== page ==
Friday, November 15, 2013

How to Search on Encrypted Data, in Practice

With the rise of cloud computing and storage in the last decade or so, many people have raised concerns about the security issues of outsourced data. And to match this, cryptographers have come up with many proposals aiming to solve all of these problems. The most well-known of these methods, Fully Homomorphic Encryption, can in theory offer a perfect solution to this, but is extremely inefficient and not currently practical for most real-world situations. Other solutions include Oblivious RAM and special forms of identity-based encryption, but these are both still pretty expensive.

Symmetric Searchable Encryption (SSE), which we looked at in this week's study group, stands at the other end of the scale. It is extremely practical, capable of handling extremely large (hundreds of GB) databases, and even has performance comparable to MySQL. However it does compromise somewhat on leakage. It is similar in some ways to deterministic encryption, but ensures that leakage only occurs when a query is made (rather than as soon as the database is uploaded), and has some clever techniques to minimise the quantity of this leakage.

Our study group focussed on the Crypto 2013 paper by Cash et al., which also describes their state-of-the-art implementation. In this post I'll cover the basic concepts and mechanisms, and explain exactly what leaks and when.

For a basic overview of the many ways in which encrypted search can be done, I recommend checking out Seny Kamara's blog, which currently has a series of articles running on this topic.


A client holds a database (or collection of documents) and wishes to store this, encrypted, on a third party server. The client later wants to search the database for certain keywords and be sent an encrypted list of documents that contain these keywords. Note that we're not searching the entire contents of the database, only a set of keywords that have been indexed in advance (just as Google doesn't look in every HTML file on the web for your search terms, instead using precomputed data structures based on keywords). Also note that the server only returns a set of encrypted identifiers, rather than the documents themselves. In the real world the client would then request the documents from the server.

The remarkable aspect about the Crypto paper is that it aims to do the above in time proportional to the number of documents matching the least frequent keyword in the search query -- independent of the database size! Efficiency-wise, this seems optimal -- you can't do much better this, even on plaintext data. The compromise, of course, comes with leakage, which we'll look at shortly.

Warm-up: Single Keyword Search

Let's start with the simple scenario of searching for a single keyword.
To enable search time proportional to the number of documents matching the keyword, the database first needs to be structured in a special way. It is arranged into a table T, so that for every keyword w, T[w] contains a list of indices of all the documents containing w, encrypted under the key Kw, obtained by applying a PRF to w. That is:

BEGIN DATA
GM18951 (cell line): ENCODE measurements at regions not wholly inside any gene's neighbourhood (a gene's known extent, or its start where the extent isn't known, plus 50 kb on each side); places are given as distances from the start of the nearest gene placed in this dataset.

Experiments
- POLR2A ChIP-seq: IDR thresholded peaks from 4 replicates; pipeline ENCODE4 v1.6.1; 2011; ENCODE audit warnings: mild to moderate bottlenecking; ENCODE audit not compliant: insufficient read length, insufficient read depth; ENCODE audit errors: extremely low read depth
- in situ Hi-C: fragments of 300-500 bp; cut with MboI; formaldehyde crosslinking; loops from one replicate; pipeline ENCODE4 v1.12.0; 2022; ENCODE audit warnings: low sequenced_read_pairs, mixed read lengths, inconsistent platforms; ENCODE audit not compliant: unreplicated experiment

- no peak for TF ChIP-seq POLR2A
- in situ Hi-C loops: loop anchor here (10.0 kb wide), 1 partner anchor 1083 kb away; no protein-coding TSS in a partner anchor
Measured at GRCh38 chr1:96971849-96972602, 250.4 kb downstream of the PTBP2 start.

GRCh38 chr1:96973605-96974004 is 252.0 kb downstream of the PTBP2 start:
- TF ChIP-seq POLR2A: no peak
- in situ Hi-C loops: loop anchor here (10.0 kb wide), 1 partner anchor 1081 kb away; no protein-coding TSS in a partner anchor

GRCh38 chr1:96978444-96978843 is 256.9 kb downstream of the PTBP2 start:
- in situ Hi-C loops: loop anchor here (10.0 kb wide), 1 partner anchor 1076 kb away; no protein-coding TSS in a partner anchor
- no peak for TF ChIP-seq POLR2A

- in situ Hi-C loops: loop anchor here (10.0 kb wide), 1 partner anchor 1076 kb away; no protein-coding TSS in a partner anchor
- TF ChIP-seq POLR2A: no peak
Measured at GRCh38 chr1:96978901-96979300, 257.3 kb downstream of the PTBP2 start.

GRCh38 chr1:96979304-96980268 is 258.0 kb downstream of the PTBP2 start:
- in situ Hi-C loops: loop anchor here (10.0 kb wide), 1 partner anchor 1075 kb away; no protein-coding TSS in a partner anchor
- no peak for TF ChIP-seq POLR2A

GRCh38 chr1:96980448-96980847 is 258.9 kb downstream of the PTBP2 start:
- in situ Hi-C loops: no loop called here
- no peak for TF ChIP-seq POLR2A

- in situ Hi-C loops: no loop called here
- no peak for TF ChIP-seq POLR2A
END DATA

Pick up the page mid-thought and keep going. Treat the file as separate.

T[w] = { Enc Kw (ind) : ind  DB(w) }

where DB(w) is the set of indices of documents containing w.

Now this is not yet secure. Firstly, the keywords will be leaked to the server as they are not encrypted. Secondly, even if the keywords were somehow hidden, the structure of T will reveal the frequencies of all keywords in the database, which the server could use to perform frequency analysis. The way around these problems is to store T in a special data structure that hides the association between keywords and documents.

The data structure, called a TSet, consists of a number of fixed size buckets. Each document index in T[w] is randomly assigned to a bucket, by using a hash function H and PRFs F and F applied to w and the index of T[w], as illustrated below. A bit β is concatenated with the entry of T[w] to signal when the last element of T[w] is reached. This is all then XORed with a key (also derived from H), and added to a random empty position in the bucket, alongside a label L. L is also obtained by hashing, and is needed to identify the correct entry within a bucket. Modelling H as a random oracle ensures that the bucket and key are truly random, and using the key as a one-time pad hides all information about T[w] from the server.

The bucket sizes need to be chosen to ensure that the probability of overflow isn't too high - as long as this probability is reasonably small, the setup can just be repeated with different PRF keys until everything works. This needs a storage overhead of around 2-3x.


After this setup is done by the client, they upload the TSet data structure to the server. Searching for a keyword w is done by:

  1.  Client sends the search tag stag = FKw(w) to Server

  2.  Server sets β = 1, = 0. While β = 1, do

  • Derive a bucket, label and key by hashing Fstag(i)
  • Search the bucket for an entry containing the label
  • XOR with the key to obtain β, si
  • Send si to the client, increment i

  3. Client decrypts the indices si